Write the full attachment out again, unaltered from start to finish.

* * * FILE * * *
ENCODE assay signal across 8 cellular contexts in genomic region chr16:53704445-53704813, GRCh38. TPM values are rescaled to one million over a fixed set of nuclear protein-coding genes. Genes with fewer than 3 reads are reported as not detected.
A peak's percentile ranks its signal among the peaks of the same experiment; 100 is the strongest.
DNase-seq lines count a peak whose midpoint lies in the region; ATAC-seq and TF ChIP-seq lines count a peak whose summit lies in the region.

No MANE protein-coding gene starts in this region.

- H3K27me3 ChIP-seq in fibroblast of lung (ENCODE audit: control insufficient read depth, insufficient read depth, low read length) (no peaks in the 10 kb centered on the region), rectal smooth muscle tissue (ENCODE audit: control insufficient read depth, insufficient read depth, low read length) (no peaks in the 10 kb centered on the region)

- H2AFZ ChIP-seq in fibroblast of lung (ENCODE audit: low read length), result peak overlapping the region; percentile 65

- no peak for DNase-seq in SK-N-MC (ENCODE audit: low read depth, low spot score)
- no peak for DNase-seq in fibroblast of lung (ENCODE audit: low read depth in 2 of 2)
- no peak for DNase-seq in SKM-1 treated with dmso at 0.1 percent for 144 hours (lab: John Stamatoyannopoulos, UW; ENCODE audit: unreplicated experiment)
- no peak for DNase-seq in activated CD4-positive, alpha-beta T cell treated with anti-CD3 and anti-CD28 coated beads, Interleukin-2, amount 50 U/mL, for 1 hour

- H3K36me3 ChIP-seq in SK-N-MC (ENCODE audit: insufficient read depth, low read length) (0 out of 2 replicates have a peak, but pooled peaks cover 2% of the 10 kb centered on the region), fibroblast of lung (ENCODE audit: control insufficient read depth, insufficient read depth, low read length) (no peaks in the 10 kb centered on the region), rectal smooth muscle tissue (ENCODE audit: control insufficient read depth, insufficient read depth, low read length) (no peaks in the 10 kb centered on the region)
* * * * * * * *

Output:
ENCODE assay signal across 8 cellular contexts in genomic region chr16:53704445-53704813, GRCh38. TPM values are rescaled to one million over a fixed set of nuclear protein-coding genes. Genes with fewer than 3 reads are reported as not detected.
A peak's percentile ranks its signal among the peaks of the same experiment; 100 is the strongest.
DNase-seq lines count a peak whose midpoint lies in the region; ATAC-seq and TF ChIP-seq lines count a peak whose summit lies in the region.

No MANE protein-coding gene starts in this region.

- H3K27me3 ChIP-seq in fibroblast of lung (ENCODE audit: control insufficient read depth, insufficient read depth, low read length) (no peaks in the 10 kb centered on the region), rectal smooth muscle tissue (ENCODE audit: control insufficient read depth, insufficient read depth, low read length) (no peaks in the 10 kb centered on the region)

- H2AFZ ChIP-seq in fibroblast of lung (ENCODE audit: low read length), result peak overlapping the region; percentile 65

- no peak for DNase-seq in SK-N-MC (ENCODE audit: low read depth, low spot score)
- no peak for DNase-seq in fibroblast of lung (ENCODE audit: low read depth in 2 of 2)
- no peak for DNase-seq in SKM-1 treated with dmso at 0.1 percent for 144 hours (lab: John Stamatoyannopoulos, UW; ENCODE audit: unreplicated experiment)
- no peak for DNase-seq in activated CD4-positive, alpha-beta T cell treated with anti-CD3 and anti-CD28 coated beads, Interleukin-2, amount 50 U/mL, for 1 hour

- H3K36me3 ChIP-seq in SK-N-MC (ENCODE audit: insufficient read depth, low read length) (0 out of 2 replicates have a peak, but pooled peaks cover 2% of the 10 kb centered on the region), fibroblast of lung (ENCODE audit: control insufficient read depth, insufficient read depth, low read length) (no peaks in the 10 kb centered on the region), rectal smooth muscle tissue (ENCODE audit: control insufficient read depth, insufficient read depth, low read length) (no peaks in the 10 kb centered on the region)